Seoul’s Gwangjang Market is an absolute must-visit for any self-respecting foodies. Its bustling lanes are full of food stalls and the area comes alive at night, when locals fill the benches of the different establishments. The owners (seemingly always older Korean ladies) are quick to fill patrons’ bowls with delicious freshly-cooked food. The laughter and beer flow late into the night as Seoulites unwind after a long day at work, stop by for a quick snack or just pick up a cheap takeaway dinner. Seeing as Korean food is one of the reasons why everyone should visit this incredible country, I had to check it out!
I came out of Jongno-5 station on a warm evening and made my way to the nearby entrance to Gwangjang Market. Two narrow walkways squeezed between countless stalls offering Korean specialities like gimbap and tteokbokki, mandu dumplings and, of course, beer. Each stall had benches positioned right at the front so no matter where you sat, you were essentially at the Chef’s Table, watching the owners expertly prepare fresh food right in front of you.
These benches are also communal so you invariably find yourself rubbing shoulders with strangers. Strangers are just friends you haven’t met yet! It’s great for people watching and casual conversation – I struck up a conversation with a Scottish expat who shared his beer over stories of his experiences in Korea. In a country where the culture is inherently social, this wasn’t a big surprise.
I started off by walking along the lanes, taking in the sights and the smells before deciding to sit down at a stall selling delicious-looking dumplings. There was a choice of two flavours – minced kimchi and pork and I tried both. They were absolutely delicious, especially when paired with tasty sauces and more kimchi on the side. In Korea, all sides are usually free and you can keep topping them up!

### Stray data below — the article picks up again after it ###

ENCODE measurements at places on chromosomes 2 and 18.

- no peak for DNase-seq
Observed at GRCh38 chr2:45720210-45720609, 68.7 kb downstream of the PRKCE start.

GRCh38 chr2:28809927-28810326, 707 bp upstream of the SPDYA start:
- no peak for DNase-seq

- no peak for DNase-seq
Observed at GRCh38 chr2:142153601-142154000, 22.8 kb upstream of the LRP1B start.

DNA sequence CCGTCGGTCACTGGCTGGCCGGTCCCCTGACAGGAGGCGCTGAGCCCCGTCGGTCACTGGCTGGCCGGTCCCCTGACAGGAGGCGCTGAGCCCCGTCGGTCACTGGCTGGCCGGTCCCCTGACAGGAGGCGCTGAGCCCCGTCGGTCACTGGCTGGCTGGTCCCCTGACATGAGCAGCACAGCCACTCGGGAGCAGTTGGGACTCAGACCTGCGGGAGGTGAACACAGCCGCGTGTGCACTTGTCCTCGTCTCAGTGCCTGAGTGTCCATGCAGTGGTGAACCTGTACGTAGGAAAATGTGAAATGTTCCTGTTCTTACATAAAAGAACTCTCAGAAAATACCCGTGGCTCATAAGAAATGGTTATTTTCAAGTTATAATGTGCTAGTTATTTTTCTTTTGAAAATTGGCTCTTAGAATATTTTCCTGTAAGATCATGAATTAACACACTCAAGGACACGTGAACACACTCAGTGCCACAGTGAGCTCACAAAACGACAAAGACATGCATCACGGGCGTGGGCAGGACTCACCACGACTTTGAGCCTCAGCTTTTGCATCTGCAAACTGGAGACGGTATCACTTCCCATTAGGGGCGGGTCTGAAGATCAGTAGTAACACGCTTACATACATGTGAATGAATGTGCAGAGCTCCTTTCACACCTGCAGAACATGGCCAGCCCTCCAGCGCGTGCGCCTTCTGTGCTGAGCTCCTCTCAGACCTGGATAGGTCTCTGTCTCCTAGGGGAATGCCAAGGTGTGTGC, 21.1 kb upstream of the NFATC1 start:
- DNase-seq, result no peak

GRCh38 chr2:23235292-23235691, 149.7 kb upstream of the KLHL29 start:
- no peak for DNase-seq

Next up was a stall selling gimbap – Korea’s answer to sushi – and tteokbokki, which are hot rice rolls prepared in a chilli sauce. I couldn’t choose between the two so I just ordered a big plate of both! It was very hearty and filling and I could barely move afterwards!
I strolled around and watched locals enjoy drinks and food with friends – the atmosphere was really welcoming and the market was only getting livelier as the evening went on. All that walking around and trying delicious street food is thirsty work so I treated myself to a freshly made sugarcane juice – one of my favourite drinks!
A visit to Gwangjang Market is one of the top things to do in Seoul – especially if you want to get a taste for traditional Korean food and experience it fresh and in a real local environment.
What: Gwangjang Market is a food market in Seoul, South Korea. Its alleyways are full of stalls offering Korean street food and drinks. It’s a great way to interact with the locals while trying some traditional dishes
Opening Hours: Gwangjang Market food stalls are open daily until around 11pm. Stores in the market open 08:30-18:30 and are closed on Sundays
Getting There: Gwangjang Market is located at 88 Changgyeonggung-ro, Jongno-gu. The easiest way to reach Gwangjang Market is by taking the subway to Jongno-5 station. It’s only four stops away from Seoul’s main station on the 1 line. Take exit 8 or 9 and you’ll come out right next to the market. For more information on using public transport in Korea, check out my Korea Essential Tips post.
How Much: Street food isn’t as cheap as in other parts of Asia but you can still have a great meal without breaking the bank. A portion of dumplings costs around £3 ($4) and a full plate of tteokbokki and gimbap is around £5 ($6.50)
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